Golf-course saga pays it forward
Some exciting firsts have unfolded in the long history of the Northwest Arkansas Democrat-Gazette fish story contest. Yet no competition has seen such historic drama as the 2020 contest.
Now that the writing is finished and the judging complete, we’re proud to announce the 2020 fish story champion is — tadah! — George Rowland of Fayetteville.
Rowland’s story about catching bass at a golf-course pond and releasing them to grow into hard-fighting lunkers for others to catch won the hearts of our judges and won the grand prize for Rowland — a fine zipper bag packed with lures nearly guaranteed to catch the big ones.
We here at fish-story central jumped for joy when Rowland won the prestigious contest for true fish stories. You see, Rowland has entered the contest faithfully year after year for 10, maybe 15 years without fail. His is always the first entry to arrive, even before we announce the contest.
But he’s never won. We’re happy as can be that Rowland now basks in the fame that only a fish story victory can bring, and the fortune of a bag of fine fishing lures.
It’s historic that the contest’s most avid participant, Rowland, got the win. It’s also a first that the winning story was the unanimous choice of the judges. That’s never happened until this year. Here’s how the scientific judging works.
Three judges team up to pick the winner. This year Bruce Darr and Linda Oletti, who live on Beaver Lake out by Rocky Branch park, were fish-story magistrates along with our chief judge, my cat, T.C.
If the two human judges pick the same story, as Darr and Oletti did, it is the winner. Every year before we’ve ended up with two finalists. We set both stories on the floor here at fish-story central and place an equal number of cat treats on each story. Then we shake the treats bag. That gets T.C.’s attention and rousts her from her 19-hour power nap.
Whichever story T.C. goes to for her treats is the winner. So the cat was off the hook for judging this year, but we gave her some treats anyway.
Rowland came within a whisker of victory a few years back. He was a finalist, but T.C. zigged, then zagged and went to the other story. His story this year was the judge’s unanimous choice because, Darr and Oletti said, it’s about paying it forward by helping others feel the thrill of catching big fish.
The 2020 contest is also historic in the number of entries received. Most years we get 15 to 20 stories. This year we got two — Rowland’s entry and a great catfish story from Andy Black of Fayetteville.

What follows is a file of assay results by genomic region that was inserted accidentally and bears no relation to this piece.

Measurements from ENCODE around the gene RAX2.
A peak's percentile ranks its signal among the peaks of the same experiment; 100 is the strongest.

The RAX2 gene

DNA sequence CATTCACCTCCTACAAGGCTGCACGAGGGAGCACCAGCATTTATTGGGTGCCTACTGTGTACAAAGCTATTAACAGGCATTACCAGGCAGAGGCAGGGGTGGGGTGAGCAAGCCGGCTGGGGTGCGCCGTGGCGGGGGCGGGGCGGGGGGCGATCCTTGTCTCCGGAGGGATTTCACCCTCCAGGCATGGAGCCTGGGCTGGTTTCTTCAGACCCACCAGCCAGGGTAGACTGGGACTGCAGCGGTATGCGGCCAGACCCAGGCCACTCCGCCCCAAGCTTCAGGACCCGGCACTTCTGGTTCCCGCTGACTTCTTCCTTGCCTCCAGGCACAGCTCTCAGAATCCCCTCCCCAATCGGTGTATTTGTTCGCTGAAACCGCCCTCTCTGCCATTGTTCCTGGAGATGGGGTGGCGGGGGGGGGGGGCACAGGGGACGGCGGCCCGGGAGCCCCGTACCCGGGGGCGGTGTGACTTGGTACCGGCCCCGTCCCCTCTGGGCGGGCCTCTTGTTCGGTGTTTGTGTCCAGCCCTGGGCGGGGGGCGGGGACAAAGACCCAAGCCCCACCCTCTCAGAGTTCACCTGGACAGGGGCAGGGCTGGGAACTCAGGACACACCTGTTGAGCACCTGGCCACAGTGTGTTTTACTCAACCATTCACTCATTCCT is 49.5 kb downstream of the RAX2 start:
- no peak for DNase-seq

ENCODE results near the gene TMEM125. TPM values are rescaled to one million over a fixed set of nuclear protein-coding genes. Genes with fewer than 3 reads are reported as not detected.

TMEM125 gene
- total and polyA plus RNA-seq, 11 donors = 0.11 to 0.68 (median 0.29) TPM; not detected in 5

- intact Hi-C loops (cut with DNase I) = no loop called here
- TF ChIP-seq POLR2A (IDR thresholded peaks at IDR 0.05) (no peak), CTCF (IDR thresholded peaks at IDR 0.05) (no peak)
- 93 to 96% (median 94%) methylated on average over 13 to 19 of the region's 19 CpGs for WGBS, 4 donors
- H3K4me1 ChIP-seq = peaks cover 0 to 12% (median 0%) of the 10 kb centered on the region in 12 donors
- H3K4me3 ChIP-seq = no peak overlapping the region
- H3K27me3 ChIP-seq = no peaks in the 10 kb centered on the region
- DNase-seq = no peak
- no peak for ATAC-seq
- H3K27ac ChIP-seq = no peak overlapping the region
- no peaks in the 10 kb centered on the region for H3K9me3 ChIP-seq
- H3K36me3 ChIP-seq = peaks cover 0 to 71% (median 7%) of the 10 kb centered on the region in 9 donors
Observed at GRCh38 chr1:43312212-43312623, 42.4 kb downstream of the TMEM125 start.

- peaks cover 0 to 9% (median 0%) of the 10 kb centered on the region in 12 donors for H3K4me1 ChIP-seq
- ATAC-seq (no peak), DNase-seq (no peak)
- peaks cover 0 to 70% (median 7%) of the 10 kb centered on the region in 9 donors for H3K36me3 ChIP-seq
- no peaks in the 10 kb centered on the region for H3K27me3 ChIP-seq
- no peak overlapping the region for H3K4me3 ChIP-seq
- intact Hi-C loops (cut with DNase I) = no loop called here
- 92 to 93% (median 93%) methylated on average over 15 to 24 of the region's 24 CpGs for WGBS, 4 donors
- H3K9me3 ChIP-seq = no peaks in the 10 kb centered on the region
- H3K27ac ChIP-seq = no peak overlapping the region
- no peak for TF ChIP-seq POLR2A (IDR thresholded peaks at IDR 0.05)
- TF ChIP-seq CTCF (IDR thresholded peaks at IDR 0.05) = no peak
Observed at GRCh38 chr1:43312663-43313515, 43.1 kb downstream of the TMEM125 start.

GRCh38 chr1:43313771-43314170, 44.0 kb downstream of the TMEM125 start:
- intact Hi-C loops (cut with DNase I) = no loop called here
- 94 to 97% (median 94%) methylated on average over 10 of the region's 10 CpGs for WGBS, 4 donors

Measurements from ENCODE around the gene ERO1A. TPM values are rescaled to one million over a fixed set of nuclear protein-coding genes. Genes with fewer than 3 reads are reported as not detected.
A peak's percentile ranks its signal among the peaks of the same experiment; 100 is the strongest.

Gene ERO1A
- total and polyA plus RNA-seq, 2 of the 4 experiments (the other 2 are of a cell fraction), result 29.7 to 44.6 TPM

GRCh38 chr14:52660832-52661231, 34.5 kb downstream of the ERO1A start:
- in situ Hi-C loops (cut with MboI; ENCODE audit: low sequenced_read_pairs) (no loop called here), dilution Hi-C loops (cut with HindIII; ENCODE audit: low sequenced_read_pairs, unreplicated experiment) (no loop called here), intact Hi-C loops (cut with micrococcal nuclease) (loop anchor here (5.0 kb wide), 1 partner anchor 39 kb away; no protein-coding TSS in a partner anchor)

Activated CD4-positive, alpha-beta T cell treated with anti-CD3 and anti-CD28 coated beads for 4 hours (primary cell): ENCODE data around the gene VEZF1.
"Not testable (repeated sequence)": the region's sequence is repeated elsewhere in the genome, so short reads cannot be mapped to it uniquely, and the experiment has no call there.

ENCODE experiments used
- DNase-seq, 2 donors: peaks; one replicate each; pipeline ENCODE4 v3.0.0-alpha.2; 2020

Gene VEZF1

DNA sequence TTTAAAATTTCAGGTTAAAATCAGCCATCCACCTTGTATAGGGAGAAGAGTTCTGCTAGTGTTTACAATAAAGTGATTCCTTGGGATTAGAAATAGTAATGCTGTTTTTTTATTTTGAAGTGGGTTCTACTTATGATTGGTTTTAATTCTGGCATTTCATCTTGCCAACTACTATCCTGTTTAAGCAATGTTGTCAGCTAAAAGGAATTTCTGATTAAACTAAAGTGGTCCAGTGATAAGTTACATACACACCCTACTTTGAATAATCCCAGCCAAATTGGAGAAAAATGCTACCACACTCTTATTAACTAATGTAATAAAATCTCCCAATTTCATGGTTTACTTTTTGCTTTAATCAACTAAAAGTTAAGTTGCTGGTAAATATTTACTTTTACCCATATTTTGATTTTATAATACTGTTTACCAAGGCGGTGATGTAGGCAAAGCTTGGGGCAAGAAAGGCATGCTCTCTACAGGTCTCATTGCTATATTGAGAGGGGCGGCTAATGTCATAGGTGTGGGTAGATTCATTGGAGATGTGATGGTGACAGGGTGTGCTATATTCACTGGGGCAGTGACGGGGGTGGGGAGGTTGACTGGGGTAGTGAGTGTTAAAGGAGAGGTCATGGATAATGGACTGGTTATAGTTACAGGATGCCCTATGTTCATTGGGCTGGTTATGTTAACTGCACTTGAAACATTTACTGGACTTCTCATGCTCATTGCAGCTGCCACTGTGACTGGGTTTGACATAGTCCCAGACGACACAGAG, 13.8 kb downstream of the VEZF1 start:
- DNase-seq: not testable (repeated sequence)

This has been one weird year, and we can only guess it trickled down to the fish story contest. As Judge Darr put it, one would think there’d be a record high number of entries with so many more people fishing and, in many cases, having more time for important things like entering a fish story contest. Go figure.
It takes two stories to have a contest so a thousand thanks to our authors for entering. When Black found out Rowland had won, Black was happy for him as well and offered heartfelt congratulations.
“I’m glad Mr. George set the hook and reeled in a win this year,” Black wrote in an email. “If he’s been fishing that long, he certainly is the worthy winner of this year’s contest. “
We couldn’t wait to drive over to Rowland’s home to deliver his prize, take his picture and finally visit face to face. We’ve been reading his fish stories so long we felt like we already knew him. Plus he’s been so kind to mail a hand-written note from time to time when he read a story in NWA Outdoors that he liked.
It’s also historic in a way that Rowland has entered the contest all these years and has never sent the same story twice. So he has written more stories than any other contestant. Growing up fishing, hunting and exploring in southeast Arkansas, Rowland has a lifetime of fish stories to tell.
You can bet he’ll be back to defend his title next year. But Black plans to give Rowland a run for his money. He’s not giving up his quest for that bag of lures.
Fishing lures and fish-story fame could be yours next year. When the white bass start running and the crappie start biting, you know it’s contest time.
Flip Putthoff can be reached at email@example.com